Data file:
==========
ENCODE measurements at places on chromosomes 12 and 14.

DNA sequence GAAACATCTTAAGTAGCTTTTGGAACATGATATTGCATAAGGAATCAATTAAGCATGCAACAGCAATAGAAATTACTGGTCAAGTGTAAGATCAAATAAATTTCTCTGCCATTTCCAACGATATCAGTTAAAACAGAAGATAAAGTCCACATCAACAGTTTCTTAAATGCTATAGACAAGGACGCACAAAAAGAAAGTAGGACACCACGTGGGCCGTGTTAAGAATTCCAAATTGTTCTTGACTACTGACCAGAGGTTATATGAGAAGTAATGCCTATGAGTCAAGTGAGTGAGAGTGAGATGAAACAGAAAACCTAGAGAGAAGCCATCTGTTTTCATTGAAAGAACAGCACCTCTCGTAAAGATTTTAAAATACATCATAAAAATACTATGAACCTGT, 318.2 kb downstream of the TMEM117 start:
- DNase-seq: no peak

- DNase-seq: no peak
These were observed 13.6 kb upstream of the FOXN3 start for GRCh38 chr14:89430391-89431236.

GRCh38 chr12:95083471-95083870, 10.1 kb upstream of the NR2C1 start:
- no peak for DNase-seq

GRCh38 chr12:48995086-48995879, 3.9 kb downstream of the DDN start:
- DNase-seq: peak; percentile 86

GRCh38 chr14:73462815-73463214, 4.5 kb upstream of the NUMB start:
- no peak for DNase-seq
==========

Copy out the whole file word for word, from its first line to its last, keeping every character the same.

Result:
ENCODE measurements at places on chromosomes 12 and 14.

DNA sequence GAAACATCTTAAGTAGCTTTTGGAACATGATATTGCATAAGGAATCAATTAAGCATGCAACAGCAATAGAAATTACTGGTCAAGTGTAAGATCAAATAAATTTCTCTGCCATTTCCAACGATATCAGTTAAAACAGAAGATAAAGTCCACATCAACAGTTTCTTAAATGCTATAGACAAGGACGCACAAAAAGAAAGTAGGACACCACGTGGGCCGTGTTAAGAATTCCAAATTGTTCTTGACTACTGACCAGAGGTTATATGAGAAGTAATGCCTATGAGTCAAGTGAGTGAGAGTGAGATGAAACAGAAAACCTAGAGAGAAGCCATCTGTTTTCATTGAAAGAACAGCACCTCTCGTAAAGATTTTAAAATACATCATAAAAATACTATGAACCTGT, 318.2 kb downstream of the TMEM117 start:
- DNase-seq: no peak

- DNase-seq: no peak
These were observed 13.6 kb upstream of the FOXN3 start for GRCh38 chr14:89430391-89431236.

GRCh38 chr12:95083471-95083870, 10.1 kb upstream of the NR2C1 start:
- no peak for DNase-seq

GRCh38 chr12:48995086-48995879, 3.9 kb downstream of the DDN start:
- DNase-seq: peak; percentile 86

GRCh38 chr14:73462815-73463214, 4.5 kb upstream of the NUMB start:
- no peak for DNase-seq